As if we need to encourage kids to develop their sense of touch! There’s proof they are touching lots already…the walls, the door knobs, their sticky prints on the cupboard doors and drawers. But they may not be making the brain connections between what they feel and the words that tell about it. Plus, really we touch with the skin all over out bodies, not just our hands. Exploring the sense of touch helps with brain connections and readiness for kindergarten.
Throughout the day, help your child notice different textures and how things feel. When getting ready for the day, how does the soap feel? Is it smooth and slippery? What temperature is the water? A toothbrush feels a bit poky; a hairbrush can feel scratchy. How about the towel? Shoes can sometimes feel too tight. If you are going outside, a coat or sweater might be needed because it is very cold.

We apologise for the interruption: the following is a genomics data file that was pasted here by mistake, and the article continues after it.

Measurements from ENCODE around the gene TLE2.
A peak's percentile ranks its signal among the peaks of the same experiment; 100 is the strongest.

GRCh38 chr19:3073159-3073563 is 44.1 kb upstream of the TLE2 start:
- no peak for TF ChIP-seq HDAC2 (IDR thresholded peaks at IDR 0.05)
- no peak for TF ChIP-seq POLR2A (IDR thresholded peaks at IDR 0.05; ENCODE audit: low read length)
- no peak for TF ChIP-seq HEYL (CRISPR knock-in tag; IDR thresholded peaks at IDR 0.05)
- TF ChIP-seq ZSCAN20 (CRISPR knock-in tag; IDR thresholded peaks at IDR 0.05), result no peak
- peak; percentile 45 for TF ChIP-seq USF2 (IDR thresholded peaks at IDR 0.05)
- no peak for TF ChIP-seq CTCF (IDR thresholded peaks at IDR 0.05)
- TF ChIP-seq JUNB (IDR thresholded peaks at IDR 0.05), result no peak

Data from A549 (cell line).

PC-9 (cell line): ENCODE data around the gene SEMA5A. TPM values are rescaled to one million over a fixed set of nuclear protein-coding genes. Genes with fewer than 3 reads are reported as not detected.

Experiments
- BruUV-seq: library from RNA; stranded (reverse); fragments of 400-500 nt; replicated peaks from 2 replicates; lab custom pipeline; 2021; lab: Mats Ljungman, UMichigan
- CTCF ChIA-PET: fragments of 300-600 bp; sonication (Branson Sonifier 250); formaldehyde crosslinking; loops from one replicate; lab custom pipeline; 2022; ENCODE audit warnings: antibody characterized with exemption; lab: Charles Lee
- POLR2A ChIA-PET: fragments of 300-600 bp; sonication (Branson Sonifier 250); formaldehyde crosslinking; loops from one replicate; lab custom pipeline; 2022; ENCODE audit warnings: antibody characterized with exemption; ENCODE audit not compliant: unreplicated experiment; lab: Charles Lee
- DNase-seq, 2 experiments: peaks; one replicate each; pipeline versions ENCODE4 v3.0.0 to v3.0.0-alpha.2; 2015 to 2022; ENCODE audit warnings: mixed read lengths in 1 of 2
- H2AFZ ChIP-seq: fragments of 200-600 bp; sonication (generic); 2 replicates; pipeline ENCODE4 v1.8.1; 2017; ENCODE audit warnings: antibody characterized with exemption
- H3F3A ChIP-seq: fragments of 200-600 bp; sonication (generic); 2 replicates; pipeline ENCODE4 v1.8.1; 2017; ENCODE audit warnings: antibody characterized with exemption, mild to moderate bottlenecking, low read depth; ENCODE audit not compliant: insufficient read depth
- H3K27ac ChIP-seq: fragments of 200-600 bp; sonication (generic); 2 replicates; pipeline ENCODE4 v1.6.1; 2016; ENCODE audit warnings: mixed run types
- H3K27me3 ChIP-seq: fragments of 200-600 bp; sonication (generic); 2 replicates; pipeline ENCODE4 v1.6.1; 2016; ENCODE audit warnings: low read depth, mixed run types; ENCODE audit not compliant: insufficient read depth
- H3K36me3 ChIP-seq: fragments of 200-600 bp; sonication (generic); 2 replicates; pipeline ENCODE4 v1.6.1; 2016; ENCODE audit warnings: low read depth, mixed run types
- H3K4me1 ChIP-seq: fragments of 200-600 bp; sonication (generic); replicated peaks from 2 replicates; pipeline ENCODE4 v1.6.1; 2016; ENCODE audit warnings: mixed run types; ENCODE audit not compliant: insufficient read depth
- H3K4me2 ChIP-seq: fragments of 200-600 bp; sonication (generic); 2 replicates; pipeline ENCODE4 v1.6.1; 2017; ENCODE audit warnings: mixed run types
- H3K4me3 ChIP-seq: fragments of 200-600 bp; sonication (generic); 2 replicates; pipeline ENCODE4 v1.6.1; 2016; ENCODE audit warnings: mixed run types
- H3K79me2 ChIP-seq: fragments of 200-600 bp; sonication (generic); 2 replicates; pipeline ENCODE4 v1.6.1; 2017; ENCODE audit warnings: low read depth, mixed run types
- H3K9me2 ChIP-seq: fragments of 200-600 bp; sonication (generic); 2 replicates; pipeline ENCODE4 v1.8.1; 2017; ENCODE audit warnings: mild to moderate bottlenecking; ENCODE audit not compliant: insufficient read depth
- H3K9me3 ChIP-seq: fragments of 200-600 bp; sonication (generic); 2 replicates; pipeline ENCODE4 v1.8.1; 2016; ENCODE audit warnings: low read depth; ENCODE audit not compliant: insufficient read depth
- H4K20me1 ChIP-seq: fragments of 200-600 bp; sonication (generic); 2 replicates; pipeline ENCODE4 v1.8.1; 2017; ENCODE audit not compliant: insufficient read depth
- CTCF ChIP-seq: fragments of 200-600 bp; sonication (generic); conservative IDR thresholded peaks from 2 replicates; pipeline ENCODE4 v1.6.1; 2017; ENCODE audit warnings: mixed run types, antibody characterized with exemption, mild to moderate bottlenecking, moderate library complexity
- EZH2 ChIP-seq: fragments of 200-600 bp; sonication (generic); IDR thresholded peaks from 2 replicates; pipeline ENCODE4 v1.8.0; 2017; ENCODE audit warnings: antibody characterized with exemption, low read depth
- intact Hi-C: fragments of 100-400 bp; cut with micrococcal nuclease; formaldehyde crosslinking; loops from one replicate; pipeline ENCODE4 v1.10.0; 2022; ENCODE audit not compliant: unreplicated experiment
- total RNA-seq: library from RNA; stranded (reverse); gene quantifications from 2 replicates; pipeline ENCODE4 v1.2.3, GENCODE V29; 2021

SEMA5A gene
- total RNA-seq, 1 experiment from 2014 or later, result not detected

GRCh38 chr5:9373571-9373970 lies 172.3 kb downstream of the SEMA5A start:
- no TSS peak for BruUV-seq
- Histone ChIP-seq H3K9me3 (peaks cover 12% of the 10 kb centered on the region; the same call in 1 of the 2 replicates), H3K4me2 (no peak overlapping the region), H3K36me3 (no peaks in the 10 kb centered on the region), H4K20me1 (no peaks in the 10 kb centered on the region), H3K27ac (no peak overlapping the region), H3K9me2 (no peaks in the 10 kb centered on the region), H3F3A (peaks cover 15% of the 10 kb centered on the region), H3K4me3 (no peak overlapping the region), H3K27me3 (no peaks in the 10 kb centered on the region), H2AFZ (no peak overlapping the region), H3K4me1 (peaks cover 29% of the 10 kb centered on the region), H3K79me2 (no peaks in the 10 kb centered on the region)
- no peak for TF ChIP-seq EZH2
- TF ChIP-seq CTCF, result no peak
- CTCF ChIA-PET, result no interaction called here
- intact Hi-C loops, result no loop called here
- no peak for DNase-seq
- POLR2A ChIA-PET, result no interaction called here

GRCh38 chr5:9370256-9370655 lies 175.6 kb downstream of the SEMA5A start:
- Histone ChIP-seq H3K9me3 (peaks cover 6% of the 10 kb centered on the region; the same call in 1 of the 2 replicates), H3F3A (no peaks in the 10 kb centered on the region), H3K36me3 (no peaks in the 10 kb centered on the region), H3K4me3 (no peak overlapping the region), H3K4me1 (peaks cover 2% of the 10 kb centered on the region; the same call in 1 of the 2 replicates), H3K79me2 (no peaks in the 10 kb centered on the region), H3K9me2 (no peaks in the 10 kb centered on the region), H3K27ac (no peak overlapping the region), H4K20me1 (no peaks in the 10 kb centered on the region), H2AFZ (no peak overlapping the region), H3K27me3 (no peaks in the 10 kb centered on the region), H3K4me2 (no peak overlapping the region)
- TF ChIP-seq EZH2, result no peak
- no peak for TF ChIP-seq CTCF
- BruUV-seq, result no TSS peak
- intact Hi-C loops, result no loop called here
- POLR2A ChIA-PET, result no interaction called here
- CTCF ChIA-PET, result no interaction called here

There’s lots of things to feel around the house. The table may be smooth, the rug might be soft. Pillows and blankets are really soft. Is there anything bumpy at your house? Toys usually have a variety of textures, from the bumps of duplo to fuzzy stuffies to squishy playdough. While your little one is playing, take a minute to encourage your child to talk about how these toys feel. Not being careful can mean some painful touching. Bumping into things can hurt bodies in many different places.
Touch sensations help develop awareness of the body and how it is moving. They also affects emotions. Positive touch is very important for relating to others. As you can see, helping your child develop the sense of touch is important for safety, language development, healthy emotional growth and, of course, kindergarten readiness. The best way to end the day is with some hugs and cuddles. How does that feel?